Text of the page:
Envision Center VR app teaches construction workers not to fall
ITaP’s Envision Center has publicly released a virtual reality application designed to teach construction workers how to avoid falls, as well as the application’s underlying source code.
The application, developed in collaboration with James Jenkins, an associate professor of construction management technology, was funded entirely by a $75,000 grant from the Susan Harwood Training Grant Program, grant number SH-31215-SH7, of the Occupational Health and Safety Administration (OSHA) agency of the US Department of Labor. None of the project was financed through non-governmental sources.
By immersing trainees in a virtual reality environment and letting them practice safety procedures themselves, the idea is that the simulator can be more effective than having trainees read about safety rules in a manual or even watch them discussed in a video or presentation.
The project received a Safety Innovation Award given by the Coalition for Construction Safety in April 2019.
The application and source code have been published here on the Purdue University Research Repository (PURR), an online data-sharing platform for Purdue researchers and their collaborators under the Creative Commons Attribution 3.0 license.
The application is compatible with Windows and the HTC VIVE, a virtual reality headset with wireless hand controls that lets a user completely immerse themselves in a virtual environment. The app is an executable file and will run without any programming. Those who are interested in modifying or using pieces of the application – for example, a 3-D model of a safety harness or a traffic cone – can download the complete source code.
This project was funded by a grant of $75,000 of federal funds, which constitutes 100% of the project budget. None of the project was financed through non-governmental sources.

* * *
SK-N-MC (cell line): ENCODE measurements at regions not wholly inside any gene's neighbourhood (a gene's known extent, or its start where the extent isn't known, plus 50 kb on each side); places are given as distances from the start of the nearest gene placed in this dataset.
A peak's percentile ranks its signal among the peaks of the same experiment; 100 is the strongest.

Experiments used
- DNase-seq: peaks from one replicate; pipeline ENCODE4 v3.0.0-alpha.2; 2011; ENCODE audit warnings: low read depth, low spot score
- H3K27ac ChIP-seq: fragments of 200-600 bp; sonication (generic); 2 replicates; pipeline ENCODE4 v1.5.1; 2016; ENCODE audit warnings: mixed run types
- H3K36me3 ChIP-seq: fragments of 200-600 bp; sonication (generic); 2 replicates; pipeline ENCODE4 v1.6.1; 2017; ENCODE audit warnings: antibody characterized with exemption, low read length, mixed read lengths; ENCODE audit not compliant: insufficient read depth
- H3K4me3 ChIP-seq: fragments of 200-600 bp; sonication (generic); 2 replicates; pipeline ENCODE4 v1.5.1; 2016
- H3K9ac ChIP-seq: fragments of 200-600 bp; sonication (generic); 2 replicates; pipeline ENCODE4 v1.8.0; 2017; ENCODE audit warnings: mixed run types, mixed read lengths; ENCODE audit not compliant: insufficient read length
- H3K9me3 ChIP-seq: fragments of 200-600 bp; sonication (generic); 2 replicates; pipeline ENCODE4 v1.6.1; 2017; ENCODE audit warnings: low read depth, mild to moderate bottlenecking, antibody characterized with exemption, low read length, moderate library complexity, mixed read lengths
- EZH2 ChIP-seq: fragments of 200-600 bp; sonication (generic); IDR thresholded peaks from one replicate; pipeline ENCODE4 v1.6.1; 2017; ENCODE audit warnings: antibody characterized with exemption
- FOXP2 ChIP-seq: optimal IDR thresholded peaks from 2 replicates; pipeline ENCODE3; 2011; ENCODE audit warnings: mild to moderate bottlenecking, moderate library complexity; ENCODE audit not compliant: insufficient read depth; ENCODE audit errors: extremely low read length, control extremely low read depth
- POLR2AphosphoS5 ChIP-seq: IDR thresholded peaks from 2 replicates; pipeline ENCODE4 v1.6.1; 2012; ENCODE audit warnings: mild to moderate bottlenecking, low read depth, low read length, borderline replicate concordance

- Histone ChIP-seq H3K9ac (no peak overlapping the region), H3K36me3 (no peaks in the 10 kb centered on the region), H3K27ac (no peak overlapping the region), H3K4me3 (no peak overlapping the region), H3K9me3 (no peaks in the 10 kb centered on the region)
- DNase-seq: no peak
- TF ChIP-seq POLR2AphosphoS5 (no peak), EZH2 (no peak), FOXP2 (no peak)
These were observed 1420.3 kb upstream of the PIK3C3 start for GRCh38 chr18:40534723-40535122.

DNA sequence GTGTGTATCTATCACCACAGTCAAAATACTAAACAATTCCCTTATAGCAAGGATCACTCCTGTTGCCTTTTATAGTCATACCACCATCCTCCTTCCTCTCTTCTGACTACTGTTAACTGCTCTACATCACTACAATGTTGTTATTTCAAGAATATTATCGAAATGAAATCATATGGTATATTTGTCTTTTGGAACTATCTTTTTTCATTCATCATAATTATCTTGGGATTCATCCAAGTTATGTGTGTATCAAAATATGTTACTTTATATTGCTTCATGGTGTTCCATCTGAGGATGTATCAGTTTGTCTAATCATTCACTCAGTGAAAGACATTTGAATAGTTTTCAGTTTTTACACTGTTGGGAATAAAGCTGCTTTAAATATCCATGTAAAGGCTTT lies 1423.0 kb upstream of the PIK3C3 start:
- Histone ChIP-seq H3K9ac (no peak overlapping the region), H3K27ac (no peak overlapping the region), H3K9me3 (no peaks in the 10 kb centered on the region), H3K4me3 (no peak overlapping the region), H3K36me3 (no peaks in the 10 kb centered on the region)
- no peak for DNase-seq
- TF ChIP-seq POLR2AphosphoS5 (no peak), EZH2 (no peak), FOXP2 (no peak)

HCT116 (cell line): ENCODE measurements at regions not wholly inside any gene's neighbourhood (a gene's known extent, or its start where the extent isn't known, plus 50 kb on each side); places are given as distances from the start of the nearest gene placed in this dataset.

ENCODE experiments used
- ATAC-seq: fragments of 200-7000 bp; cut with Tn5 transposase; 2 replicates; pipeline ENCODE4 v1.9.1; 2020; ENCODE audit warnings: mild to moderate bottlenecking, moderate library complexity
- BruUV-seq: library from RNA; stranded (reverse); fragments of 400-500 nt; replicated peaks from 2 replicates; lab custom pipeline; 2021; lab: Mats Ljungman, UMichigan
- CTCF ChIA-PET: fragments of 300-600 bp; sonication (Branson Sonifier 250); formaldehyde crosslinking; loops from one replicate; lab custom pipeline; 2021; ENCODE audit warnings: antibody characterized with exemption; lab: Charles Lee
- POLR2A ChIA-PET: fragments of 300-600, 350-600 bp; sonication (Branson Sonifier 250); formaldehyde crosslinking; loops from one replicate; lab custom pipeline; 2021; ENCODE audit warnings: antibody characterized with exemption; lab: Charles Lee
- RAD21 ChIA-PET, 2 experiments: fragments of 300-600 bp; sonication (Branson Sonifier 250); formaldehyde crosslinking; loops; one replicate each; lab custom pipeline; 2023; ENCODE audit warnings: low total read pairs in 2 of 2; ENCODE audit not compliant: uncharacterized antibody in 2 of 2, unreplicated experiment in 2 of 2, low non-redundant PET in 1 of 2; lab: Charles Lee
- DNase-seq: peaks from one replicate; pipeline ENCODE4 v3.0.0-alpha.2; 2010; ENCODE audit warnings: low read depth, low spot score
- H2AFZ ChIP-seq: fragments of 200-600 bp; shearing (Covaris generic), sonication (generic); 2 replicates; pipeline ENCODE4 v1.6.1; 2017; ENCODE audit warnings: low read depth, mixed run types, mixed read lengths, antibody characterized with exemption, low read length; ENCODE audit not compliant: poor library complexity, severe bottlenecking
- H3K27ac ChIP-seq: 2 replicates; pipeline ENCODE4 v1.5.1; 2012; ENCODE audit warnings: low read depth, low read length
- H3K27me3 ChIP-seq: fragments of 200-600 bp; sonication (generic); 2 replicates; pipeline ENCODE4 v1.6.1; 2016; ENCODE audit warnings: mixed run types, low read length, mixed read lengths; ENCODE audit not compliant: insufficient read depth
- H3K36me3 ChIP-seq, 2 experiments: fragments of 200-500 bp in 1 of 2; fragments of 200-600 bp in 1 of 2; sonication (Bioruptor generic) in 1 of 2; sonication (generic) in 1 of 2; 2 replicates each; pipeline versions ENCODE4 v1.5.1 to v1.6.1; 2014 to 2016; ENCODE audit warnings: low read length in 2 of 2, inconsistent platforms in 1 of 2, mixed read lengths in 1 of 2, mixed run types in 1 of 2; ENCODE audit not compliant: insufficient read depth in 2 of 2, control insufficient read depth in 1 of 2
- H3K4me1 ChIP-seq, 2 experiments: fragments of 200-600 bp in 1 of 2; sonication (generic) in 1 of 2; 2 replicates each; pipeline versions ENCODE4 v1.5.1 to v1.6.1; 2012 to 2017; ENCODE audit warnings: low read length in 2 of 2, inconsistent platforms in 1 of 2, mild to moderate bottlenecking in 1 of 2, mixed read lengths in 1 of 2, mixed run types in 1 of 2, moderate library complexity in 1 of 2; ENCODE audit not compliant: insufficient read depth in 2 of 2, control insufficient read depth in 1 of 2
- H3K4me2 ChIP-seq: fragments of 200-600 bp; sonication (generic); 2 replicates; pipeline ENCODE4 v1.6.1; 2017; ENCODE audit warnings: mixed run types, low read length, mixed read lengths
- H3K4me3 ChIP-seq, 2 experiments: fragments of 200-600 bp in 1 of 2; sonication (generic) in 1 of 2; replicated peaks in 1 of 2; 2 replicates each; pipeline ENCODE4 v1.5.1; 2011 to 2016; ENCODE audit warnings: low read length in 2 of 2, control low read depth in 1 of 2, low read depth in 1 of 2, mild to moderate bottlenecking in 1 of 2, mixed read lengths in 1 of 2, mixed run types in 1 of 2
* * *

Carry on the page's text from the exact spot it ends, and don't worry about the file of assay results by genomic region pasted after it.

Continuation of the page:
This material was produced under a Susan Harwood Training Grant from the Occupational Safety and Health Administration, U.S. Department of Labor. It does not necessarily reflect the views or policies of the U. S. Department of Labor, nor does mention of trade names, commercial products, or organizations imply endorsement by the U. S. Government. The U.S. Government does not warrant or assume any legal liability or responsibility for the accuracy, completeness, or usefulness of any information, apparatus, product, or process disclosed.
Eventually, the Envision Center hopes to publish source code for all of its public projects.
“It’s been one of our goals for a while now,” says George Takahashi, the center’s technical director. “A lot of the content we produce could be open-sourced. We want to get it out there for others to use.”
For more information about working with the Envision Center or questions about the construction safety application, contact Takahashi, email@example.com or Laura Theademan, the center’s program manager, firstname.lastname@example.org.
Writer: Adrienne Miller, science and technology writer, Information Technology at Purdue (ITaP), 765-496-8204, email@example.com.
Last updated: November 14, 2019
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